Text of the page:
Many people were uplifted by the show of unity at the Congressional Baseball Game in the wake of the shooting that left Rep. Steve Scalise in critical condition.
The Washington Times reports, however, that some others, who appeared to be congressional staffers, were less affected by the call for unity and booed President Trump at the game:
Dozens of congressional staffers erupted into boos, jeers and even vulgar gesticulations Thursday when President Trump appeared in a video at the Congressional Baseball Game at Nationals Park.
Mr. Trump delivered a message of unity, but some fans in the stands weren’t having any of it.
One man shouted an expletive at the video screen as Mr. Trump was telling the fans: “We are showing the world we will not be intimidated by threats.”
The episode marred what had been a night celebrating those wounded in Wednesday’s murderous attack on GOP players practicing for the game.
When both teams went to second base — the symbolic spot where Rep. Steve Scalise was wounded in the attack at the Alexandria practice field — to kneel and pray, some mocked the prayer, too. The fans appeared to be Democratic staffers, having booed the announcement of several members of the GOP lineup.
Peggy Noonan has a sobering column ("Rage Is All the Rage, and It Is Dangerous") on this kind of attitude in this morning's Wall Street Journal. Noonan writes:
In the early 1990s Roger Ailes had a talk show on the America’s Talking network and invited me to talk about a concern I’d been writing about, which was old-fashioned even then: violence on TV and in the movies. Grim and graphic images, repeated depictions of murder and beatings, are bad for our kids and our culture, I argued. Depictions of violence unknowingly encourage it.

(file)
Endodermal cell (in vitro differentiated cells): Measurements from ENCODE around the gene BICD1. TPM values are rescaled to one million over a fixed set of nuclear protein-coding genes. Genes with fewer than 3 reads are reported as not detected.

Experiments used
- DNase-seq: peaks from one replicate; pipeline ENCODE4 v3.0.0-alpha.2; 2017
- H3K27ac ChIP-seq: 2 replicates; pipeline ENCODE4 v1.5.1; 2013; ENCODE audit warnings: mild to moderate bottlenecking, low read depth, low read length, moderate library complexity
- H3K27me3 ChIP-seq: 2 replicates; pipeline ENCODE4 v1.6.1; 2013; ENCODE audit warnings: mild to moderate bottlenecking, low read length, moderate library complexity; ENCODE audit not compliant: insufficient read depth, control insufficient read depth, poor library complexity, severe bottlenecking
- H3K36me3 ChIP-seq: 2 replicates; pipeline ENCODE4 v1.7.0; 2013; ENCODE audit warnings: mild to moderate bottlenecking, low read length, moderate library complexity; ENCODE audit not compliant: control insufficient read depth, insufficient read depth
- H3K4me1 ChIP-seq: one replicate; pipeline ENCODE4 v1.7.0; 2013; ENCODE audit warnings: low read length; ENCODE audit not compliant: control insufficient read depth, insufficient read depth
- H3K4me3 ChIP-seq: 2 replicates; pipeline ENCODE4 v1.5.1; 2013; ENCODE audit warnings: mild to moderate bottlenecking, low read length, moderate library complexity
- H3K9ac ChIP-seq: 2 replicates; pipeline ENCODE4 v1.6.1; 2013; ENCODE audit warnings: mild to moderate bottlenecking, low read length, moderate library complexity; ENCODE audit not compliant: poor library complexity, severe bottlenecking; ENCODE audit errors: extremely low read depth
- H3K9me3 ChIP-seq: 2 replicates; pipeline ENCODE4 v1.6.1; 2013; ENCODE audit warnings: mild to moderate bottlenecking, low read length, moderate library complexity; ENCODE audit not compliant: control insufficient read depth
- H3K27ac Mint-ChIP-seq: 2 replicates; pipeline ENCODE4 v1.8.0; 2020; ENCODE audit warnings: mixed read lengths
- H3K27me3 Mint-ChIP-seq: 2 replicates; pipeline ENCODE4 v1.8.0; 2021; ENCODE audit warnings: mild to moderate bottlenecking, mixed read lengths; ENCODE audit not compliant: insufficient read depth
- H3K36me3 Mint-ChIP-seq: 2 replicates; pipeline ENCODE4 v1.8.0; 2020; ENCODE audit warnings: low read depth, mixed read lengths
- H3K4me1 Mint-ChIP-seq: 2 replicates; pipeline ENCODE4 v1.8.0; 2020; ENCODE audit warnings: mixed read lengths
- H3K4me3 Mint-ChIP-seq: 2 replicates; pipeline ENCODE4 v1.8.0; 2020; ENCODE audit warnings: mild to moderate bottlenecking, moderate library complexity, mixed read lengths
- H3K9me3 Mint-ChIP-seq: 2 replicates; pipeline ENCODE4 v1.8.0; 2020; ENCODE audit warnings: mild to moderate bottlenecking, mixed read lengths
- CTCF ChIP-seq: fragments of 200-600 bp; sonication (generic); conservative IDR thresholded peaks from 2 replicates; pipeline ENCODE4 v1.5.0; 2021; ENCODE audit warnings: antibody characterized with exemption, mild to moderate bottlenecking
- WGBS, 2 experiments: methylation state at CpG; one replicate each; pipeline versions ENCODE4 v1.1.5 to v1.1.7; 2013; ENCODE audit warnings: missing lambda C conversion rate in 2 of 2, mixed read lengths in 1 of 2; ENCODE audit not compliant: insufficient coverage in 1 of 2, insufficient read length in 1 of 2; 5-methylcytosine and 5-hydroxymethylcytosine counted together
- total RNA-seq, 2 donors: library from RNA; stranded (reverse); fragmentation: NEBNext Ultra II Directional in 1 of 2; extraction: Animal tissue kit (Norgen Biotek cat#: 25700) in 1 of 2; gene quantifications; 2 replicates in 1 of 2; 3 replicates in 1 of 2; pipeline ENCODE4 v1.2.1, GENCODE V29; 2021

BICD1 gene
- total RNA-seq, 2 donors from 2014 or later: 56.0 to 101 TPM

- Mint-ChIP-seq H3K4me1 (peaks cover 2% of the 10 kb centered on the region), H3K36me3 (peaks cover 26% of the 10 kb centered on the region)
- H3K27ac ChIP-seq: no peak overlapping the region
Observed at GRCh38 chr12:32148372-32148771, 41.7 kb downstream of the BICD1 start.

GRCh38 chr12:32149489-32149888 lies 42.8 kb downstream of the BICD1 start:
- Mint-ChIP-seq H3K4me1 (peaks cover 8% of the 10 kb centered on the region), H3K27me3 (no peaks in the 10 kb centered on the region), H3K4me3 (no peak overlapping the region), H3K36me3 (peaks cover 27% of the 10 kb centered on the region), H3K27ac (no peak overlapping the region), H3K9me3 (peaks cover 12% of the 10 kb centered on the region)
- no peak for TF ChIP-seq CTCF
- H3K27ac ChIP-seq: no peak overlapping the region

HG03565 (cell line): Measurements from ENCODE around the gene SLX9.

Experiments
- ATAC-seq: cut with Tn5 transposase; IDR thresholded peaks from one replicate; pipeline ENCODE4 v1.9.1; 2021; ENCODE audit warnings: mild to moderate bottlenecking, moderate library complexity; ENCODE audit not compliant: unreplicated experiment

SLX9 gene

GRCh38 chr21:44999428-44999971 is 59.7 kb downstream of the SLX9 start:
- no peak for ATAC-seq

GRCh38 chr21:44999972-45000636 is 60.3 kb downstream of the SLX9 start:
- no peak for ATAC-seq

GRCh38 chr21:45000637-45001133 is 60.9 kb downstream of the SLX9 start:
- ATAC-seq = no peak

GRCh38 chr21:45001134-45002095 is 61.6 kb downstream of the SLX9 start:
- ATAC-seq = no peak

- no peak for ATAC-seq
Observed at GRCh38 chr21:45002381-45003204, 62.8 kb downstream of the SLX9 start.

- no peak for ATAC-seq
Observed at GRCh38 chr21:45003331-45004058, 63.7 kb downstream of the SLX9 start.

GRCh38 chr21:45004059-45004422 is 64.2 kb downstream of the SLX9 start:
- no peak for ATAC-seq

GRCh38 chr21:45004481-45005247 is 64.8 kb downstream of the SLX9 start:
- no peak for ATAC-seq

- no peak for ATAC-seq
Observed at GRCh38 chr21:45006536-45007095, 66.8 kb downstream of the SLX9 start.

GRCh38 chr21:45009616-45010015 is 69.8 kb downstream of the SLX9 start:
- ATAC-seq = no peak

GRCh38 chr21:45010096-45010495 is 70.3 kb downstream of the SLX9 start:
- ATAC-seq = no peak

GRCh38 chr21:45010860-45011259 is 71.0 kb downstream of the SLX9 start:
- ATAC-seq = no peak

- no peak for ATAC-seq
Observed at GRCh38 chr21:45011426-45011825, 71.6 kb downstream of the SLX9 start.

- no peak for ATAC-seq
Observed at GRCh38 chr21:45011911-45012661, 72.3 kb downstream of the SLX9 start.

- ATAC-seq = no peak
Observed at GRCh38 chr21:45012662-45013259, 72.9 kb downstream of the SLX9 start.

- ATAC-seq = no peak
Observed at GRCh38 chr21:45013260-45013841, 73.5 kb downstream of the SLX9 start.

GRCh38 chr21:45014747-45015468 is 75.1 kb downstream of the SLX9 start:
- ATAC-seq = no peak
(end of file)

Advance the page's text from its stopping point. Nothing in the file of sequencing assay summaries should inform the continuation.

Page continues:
But look, Roger said, there’s comedy all over TV and I don’t see people running through the streets breaking into laughter. True, I said, but the problem is that, for a confluence of reasons, our country is increasingly populated by the not fully stable. They aren’t excited by wit, they’re excited by violence—especially unstable young men. They don’t have the built-in barriers and prohibitions that those more firmly planted in the world do. That’s what makes violent images dangerous and destructive. Art is art and censorship is an admission of defeat. Good judgment and a sense of responsibility are the answer.
That’s what we’re doing now, exciting the unstable—not only with images but with words, and on every platform. It’s all too hot and revved up. This week we had a tragedy. If we don’t cool things down, we’ll have more.
No, of course censorship is not the solution. Violence has always been used in great art (and lesser art). Think of Benjamin West's depiction of the death of Horatio Nelson. Want to ban it? Of course not. But it didn't trigger violence.
The violence arises when too many people have too little self-control and also are ill-equipped to debate issues beyond incendiary slogans.
The problem, it seems, is in the eyes of too many beholders–unstable people, who, as Peggy wrote (and as my boldings highlight), don't have filters or the "built-in barriers and prohibitions that those more firmly planted in the world do."
It is worth noting that congressional staffers should not fall into this category.
Yes, it's a long way from booing the president (we all have the right to do that) to actual violence, but it nevertheless should alarm us that people who appear to be congressional staffers, who presumably are well educated and in positions to influence how policy gets done, don't have built-in barriers to know better than to behave this way when president when he is speaking of national unity (much needed) as a casualty of our national rage lies grievously wounded in a hospital bed several miles away.